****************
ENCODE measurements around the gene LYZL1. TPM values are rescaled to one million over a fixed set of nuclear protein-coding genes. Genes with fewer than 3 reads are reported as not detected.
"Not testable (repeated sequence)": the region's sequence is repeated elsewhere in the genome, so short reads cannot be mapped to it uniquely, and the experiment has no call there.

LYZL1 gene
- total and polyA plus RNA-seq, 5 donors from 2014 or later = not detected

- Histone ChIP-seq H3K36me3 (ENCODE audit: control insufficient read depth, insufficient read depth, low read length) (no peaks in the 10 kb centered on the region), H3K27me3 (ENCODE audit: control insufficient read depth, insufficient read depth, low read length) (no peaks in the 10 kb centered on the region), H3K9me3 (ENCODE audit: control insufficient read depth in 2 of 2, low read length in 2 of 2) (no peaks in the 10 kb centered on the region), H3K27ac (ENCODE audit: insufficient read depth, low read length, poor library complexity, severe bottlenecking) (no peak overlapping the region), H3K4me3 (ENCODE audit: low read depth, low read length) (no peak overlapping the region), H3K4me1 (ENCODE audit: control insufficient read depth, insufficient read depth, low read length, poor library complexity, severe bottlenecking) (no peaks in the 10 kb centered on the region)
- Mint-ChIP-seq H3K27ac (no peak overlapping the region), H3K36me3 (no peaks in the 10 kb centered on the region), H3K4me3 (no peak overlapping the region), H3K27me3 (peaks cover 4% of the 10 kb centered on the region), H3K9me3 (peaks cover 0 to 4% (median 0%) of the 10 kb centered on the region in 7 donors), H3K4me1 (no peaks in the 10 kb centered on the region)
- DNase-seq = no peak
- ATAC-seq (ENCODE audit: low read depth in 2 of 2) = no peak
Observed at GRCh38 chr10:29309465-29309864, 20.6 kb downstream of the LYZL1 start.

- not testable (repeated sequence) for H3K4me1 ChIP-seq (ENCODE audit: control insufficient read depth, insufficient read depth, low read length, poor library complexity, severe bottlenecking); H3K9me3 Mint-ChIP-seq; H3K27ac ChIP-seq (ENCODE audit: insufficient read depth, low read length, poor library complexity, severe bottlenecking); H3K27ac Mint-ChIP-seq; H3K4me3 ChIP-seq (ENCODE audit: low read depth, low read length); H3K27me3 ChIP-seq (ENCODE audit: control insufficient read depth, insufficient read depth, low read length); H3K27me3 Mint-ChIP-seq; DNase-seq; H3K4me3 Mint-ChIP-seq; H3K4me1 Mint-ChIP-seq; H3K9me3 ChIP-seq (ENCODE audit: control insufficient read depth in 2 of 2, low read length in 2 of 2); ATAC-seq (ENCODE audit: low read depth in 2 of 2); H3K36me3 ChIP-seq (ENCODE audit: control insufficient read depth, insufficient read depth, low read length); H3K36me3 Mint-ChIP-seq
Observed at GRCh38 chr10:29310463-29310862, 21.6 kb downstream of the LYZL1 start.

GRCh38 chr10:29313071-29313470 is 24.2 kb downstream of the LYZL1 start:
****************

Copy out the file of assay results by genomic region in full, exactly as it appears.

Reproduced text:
ENCODE measurements around the gene LYZL1. TPM values are rescaled to one million over a fixed set of nuclear protein-coding genes. Genes with fewer than 3 reads are reported as not detected.
"Not testable (repeated sequence)": the region's sequence is repeated elsewhere in the genome, so short reads cannot be mapped to it uniquely, and the experiment has no call there.

LYZL1 gene
- total and polyA plus RNA-seq, 5 donors from 2014 or later = not detected

- Histone ChIP-seq H3K36me3 (ENCODE audit: control insufficient read depth, insufficient read depth, low read length) (no peaks in the 10 kb centered on the region), H3K27me3 (ENCODE audit: control insufficient read depth, insufficient read depth, low read length) (no peaks in the 10 kb centered on the region), H3K9me3 (ENCODE audit: control insufficient read depth in 2 of 2, low read length in 2 of 2) (no peaks in the 10 kb centered on the region), H3K27ac (ENCODE audit: insufficient read depth, low read length, poor library complexity, severe bottlenecking) (no peak overlapping the region), H3K4me3 (ENCODE audit: low read depth, low read length) (no peak overlapping the region), H3K4me1 (ENCODE audit: control insufficient read depth, insufficient read depth, low read length, poor library complexity, severe bottlenecking) (no peaks in the 10 kb centered on the region)
- Mint-ChIP-seq H3K27ac (no peak overlapping the region), H3K36me3 (no peaks in the 10 kb centered on the region), H3K4me3 (no peak overlapping the region), H3K27me3 (peaks cover 4% of the 10 kb centered on the region), H3K9me3 (peaks cover 0 to 4% (median 0%) of the 10 kb centered on the region in 7 donors), H3K4me1 (no peaks in the 10 kb centered on the region)
- DNase-seq = no peak
- ATAC-seq (ENCODE audit: low read depth in 2 of 2) = no peak
Observed at GRCh38 chr10:29309465-29309864, 20.6 kb downstream of the LYZL1 start.

- not testable (repeated sequence) for H3K4me1 ChIP-seq (ENCODE audit: control insufficient read depth, insufficient read depth, low read length, poor library complexity, severe bottlenecking); H3K9me3 Mint-ChIP-seq; H3K27ac ChIP-seq (ENCODE audit: insufficient read depth, low read length, poor library complexity, severe bottlenecking); H3K27ac Mint-ChIP-seq; H3K4me3 ChIP-seq (ENCODE audit: low read depth, low read length); H3K27me3 ChIP-seq (ENCODE audit: control insufficient read depth, insufficient read depth, low read length); H3K27me3 Mint-ChIP-seq; DNase-seq; H3K4me3 Mint-ChIP-seq; H3K4me1 Mint-ChIP-seq; H3K9me3 ChIP-seq (ENCODE audit: control insufficient read depth in 2 of 2, low read length in 2 of 2); ATAC-seq (ENCODE audit: low read depth in 2 of 2); H3K36me3 ChIP-seq (ENCODE audit: control insufficient read depth, insufficient read depth, low read length); H3K36me3 Mint-ChIP-seq
Observed at GRCh38 chr10:29310463-29310862, 21.6 kb downstream of the LYZL1 start.

GRCh38 chr10:29313071-29313470 is 24.2 kb downstream of the LYZL1 start: